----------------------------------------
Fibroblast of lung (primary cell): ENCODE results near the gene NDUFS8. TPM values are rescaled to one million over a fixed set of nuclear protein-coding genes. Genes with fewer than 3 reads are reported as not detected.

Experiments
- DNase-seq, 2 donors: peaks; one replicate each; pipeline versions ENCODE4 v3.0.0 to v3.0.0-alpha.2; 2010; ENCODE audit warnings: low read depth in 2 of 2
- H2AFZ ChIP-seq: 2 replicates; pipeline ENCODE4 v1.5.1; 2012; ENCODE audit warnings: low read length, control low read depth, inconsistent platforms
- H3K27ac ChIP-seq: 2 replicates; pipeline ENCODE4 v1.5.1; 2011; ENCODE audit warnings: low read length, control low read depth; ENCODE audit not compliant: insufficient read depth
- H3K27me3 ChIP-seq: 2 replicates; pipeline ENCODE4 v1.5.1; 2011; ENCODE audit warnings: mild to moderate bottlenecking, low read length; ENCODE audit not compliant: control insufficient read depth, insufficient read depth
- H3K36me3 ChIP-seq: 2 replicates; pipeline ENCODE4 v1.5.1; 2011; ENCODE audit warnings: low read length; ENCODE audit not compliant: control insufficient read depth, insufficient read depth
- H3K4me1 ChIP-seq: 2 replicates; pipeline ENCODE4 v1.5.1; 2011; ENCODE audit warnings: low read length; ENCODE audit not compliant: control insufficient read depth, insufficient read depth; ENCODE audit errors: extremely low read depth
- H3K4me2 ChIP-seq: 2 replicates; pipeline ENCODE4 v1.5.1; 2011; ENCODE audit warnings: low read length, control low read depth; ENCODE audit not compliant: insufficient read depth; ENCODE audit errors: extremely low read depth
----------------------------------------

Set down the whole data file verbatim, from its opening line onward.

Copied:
Fibroblast of lung (primary cell): ENCODE results near the gene NDUFS8. TPM values are rescaled to one million over a fixed set of nuclear protein-coding genes. Genes with fewer than 3 reads are reported as not detected.

Experiments
- DNase-seq, 2 donors: peaks; one replicate each; pipeline versions ENCODE4 v3.0.0 to v3.0.0-alpha.2; 2010; ENCODE audit warnings: low read depth in 2 of 2
- H2AFZ ChIP-seq: 2 replicates; pipeline ENCODE4 v1.5.1; 2012; ENCODE audit warnings: low read length, control low read depth, inconsistent platforms
- H3K27ac ChIP-seq: 2 replicates; pipeline ENCODE4 v1.5.1; 2011; ENCODE audit warnings: low read length, control low read depth; ENCODE audit not compliant: insufficient read depth
- H3K27me3 ChIP-seq: 2 replicates; pipeline ENCODE4 v1.5.1; 2011; ENCODE audit warnings: mild to moderate bottlenecking, low read length; ENCODE audit not compliant: control insufficient read depth, insufficient read depth
- H3K36me3 ChIP-seq: 2 replicates; pipeline ENCODE4 v1.5.1; 2011; ENCODE audit warnings: low read length; ENCODE audit not compliant: control insufficient read depth, insufficient read depth
- H3K4me1 ChIP-seq: 2 replicates; pipeline ENCODE4 v1.5.1; 2011; ENCODE audit warnings: low read length; ENCODE audit not compliant: control insufficient read depth, insufficient read depth; ENCODE audit errors: extremely low read depth
- H3K4me2 ChIP-seq: 2 replicates; pipeline ENCODE4 v1.5.1; 2011; ENCODE audit warnings: low read length, control low read depth; ENCODE audit not compliant: insufficient read depth; ENCODE audit errors: extremely low read depth